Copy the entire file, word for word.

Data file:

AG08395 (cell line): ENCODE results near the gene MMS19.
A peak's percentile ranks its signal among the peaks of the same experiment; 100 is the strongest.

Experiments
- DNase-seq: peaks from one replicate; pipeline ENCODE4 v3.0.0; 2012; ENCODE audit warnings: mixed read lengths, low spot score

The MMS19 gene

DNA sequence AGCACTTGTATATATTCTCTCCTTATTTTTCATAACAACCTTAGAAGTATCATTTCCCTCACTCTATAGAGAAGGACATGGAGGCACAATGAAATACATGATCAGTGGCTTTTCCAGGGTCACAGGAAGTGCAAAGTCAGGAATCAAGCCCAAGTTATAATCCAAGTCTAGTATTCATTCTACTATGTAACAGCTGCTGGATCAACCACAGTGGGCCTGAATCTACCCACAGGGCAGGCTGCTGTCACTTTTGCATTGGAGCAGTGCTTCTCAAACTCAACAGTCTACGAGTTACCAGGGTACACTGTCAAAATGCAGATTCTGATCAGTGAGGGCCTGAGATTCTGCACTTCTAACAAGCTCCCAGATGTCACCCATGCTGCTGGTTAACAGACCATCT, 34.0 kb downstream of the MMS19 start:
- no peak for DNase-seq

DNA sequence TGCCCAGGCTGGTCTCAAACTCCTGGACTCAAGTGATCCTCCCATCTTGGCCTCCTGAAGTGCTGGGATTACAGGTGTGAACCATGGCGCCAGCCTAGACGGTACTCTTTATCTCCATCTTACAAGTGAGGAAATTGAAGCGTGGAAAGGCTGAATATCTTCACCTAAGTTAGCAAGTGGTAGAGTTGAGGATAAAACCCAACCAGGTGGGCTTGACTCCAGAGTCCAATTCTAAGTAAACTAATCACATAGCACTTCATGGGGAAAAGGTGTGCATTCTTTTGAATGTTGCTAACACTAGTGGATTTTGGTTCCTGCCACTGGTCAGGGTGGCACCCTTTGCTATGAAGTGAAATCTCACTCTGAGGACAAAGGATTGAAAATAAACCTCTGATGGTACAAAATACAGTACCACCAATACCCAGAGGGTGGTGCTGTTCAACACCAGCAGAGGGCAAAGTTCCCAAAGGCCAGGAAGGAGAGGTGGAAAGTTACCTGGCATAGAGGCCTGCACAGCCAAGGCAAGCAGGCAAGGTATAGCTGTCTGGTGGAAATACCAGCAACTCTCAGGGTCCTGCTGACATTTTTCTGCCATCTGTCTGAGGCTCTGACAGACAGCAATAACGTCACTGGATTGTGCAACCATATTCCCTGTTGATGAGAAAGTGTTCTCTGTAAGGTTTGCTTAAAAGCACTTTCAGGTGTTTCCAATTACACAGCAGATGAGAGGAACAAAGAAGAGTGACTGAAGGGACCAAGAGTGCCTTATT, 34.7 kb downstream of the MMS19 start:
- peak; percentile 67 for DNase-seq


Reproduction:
AG08395 (cell line): ENCODE results near the gene MMS19.
A peak's percentile ranks its signal among the peaks of the same experiment; 100 is the strongest.

Experiments
- DNase-seq: peaks from one replicate; pipeline ENCODE4 v3.0.0; 2012; ENCODE audit warnings: mixed read lengths, low spot score

The MMS19 gene

DNA sequence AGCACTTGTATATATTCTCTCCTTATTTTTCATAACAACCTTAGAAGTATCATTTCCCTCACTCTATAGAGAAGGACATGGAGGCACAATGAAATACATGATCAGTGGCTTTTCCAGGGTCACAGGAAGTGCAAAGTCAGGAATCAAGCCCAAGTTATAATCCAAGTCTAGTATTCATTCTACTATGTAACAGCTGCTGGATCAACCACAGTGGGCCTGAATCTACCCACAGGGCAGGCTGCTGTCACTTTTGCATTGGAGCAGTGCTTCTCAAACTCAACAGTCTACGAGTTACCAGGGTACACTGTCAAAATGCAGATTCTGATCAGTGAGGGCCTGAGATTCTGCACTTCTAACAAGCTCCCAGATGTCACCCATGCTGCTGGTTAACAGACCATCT, 34.0 kb downstream of the MMS19 start:
- no peak for DNase-seq

DNA sequence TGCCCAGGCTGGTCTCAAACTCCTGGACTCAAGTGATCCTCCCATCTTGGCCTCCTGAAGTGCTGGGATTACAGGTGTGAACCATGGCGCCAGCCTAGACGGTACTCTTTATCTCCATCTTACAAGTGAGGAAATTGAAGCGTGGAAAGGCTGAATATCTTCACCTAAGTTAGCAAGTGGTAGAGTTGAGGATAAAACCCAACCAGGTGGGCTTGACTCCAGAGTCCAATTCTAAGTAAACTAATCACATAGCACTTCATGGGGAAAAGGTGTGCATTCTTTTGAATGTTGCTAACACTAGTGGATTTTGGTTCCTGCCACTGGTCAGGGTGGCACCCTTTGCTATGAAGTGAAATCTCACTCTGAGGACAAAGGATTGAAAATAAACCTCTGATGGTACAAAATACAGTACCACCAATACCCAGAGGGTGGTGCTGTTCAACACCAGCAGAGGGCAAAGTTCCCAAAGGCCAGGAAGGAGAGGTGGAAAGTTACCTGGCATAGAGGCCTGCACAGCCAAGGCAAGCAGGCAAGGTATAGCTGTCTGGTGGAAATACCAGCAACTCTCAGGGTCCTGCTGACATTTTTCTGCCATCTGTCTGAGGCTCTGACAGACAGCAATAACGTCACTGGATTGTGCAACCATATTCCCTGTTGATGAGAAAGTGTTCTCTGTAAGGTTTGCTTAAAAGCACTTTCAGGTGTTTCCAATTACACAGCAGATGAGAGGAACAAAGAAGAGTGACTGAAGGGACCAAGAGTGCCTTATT, 34.7 kb downstream of the MMS19 start:
- peak; percentile 67 for DNase-seq